The mediator issues a certificate to both borrower at the end of the foreclosure mediation process, indicating whether each party acted in good faith or bad faith. If a party did what was required of them to move the mediation process forward, they will receive a good faith certificate. However, if they did things that hinder the mediation process, such as turn in documents late or lie, they will receive a bad faith certificate.
If your bank has been issued a bad faith certificate in foreclosure mediation, then theoretically you have persuasive grounds to sue them. However, most struggling homeowners don’t have the funds to pay a litigation attorney and - even if they do - the banks always have more funds. Therefore we don’t usually recommend that borrowers try to sue their lenders.
There is not a lot of recourse for a homeowner whose lender has been issued a bad faith certificate in foreclosure mediation. Unfortunately, the Washington State Foreclosure Fairness Act provides no consequences such as fines or penalties. Theoretically, a borrower can sue a lender who has received a bad faith certificate, but this is not always practical for a borrower to do.
Having your bank sell your loan to another servicer during foreclosure can actually turn into an advantage. It may help make the mediator side with you. If you are wanting to move more slowly with things or extend your time in your home, it will slow down the foreclosure mediation timeline. In some cases, the new servicer has different, more lenient guidelines than the original servicer.
Although you are permitted to have both a housing counselor and an attorney at your foreclosure mediation, there is no reason to use both. You just need one qualified person who is aligned with your interests to represent you. Having two advocates can jeopardize your mediation, because there is no single person who knows everything that is going on.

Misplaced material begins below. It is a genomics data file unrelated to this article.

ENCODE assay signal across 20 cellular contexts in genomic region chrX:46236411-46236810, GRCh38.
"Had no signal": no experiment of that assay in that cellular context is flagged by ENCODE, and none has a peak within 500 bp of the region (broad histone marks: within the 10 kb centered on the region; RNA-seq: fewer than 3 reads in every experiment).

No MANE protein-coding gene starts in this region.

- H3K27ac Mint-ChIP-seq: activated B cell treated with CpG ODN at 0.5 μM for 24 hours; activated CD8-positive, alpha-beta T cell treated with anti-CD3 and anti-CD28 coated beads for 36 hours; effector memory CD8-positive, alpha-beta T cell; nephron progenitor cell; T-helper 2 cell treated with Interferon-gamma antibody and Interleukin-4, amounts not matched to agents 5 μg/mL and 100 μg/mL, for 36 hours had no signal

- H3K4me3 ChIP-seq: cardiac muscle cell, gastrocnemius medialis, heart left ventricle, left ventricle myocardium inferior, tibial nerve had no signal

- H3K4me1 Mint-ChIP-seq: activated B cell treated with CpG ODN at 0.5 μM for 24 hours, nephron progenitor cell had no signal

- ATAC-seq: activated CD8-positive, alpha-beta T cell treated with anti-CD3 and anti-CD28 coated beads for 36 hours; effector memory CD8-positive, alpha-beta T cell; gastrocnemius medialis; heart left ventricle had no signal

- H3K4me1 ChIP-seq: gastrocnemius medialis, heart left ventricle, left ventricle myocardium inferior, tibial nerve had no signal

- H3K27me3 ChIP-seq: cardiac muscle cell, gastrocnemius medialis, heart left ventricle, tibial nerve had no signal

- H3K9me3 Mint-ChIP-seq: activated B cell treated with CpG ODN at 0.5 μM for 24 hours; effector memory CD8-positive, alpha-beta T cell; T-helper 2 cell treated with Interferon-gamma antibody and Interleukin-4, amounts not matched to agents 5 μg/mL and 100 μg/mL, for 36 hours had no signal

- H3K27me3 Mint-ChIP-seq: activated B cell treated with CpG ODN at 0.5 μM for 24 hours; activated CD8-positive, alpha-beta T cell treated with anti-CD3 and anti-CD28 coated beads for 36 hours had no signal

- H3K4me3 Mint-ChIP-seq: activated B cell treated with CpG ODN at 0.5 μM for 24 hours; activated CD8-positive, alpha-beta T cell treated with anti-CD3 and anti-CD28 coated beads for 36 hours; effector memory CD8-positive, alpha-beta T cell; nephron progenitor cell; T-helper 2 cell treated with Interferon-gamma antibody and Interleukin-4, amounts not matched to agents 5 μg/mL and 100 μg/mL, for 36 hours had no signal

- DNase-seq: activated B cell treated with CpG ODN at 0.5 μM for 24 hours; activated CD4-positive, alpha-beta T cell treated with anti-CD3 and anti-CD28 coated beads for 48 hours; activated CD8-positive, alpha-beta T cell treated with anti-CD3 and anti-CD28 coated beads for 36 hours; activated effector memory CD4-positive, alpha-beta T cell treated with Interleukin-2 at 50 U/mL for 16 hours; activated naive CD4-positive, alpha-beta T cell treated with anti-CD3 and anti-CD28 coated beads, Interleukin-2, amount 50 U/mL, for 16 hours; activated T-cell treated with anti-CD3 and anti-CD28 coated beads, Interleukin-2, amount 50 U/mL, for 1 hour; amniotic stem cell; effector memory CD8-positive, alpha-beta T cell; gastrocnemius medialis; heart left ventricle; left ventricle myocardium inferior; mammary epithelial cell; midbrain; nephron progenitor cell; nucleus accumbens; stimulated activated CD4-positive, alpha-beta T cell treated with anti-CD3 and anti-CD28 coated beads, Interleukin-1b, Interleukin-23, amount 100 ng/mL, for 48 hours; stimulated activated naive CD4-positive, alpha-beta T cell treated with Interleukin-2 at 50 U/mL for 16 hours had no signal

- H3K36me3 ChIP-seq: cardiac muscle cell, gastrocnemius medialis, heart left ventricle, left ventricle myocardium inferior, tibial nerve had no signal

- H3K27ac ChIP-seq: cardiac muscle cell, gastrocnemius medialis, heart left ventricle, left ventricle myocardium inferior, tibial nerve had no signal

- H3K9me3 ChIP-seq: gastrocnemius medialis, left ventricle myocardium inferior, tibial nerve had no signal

The borrower is permitted to attend the foreclosure mediation session by conference call. We recommend that you either make sure that the other parties agree to that in advance, or that you sign a Power of Attorney to protect yourself and your advocate, just in case any of the other parties objects to you attending by telephone.
Yes, it is possible that your loan servicer (your bank or your lender) sells your mortgage loan. If your loan is sold while you are in foreclosure mediation, the good news is that it does not affect the mediation. It may delay the mediation process, but that can also work to your advantage because it makes it look like you are the party who is doing everything right while the lender is not.
First, assess why it is that you want to file a complaint about your housing counselor. Housing counselors do not have the training and experience of foreclosure attorneys. It is possible that the housing counselor has not done anything wrong, but that they have just hit the limits of their training, and you should look into getting an attorney. If you do feel they have done something wrong, you can file a complaint about your housing counselor online.
There is not much that you need to bring with you to your foreclosure mediation session, other than to make sure you show up with any payments that may be due, such as rescheduling fees. Your advocate (housing counselor or attorney) is the one tasked with bringing everything - not you.
You will know if your attorney is prepared for foreclosure mediation if they can answer these three questions:
There are several things to look at when deciding whether to use an attorney or a housing counselor as your mediation representative. Housing counselors are provided for free by the Washington State government. However, foreclosure attorneys are more highly trained and better informed about lender guidelines, and may do a better job in achieving the resolution you want.
Follow these steps to file a complaint against your foreclosure mediator: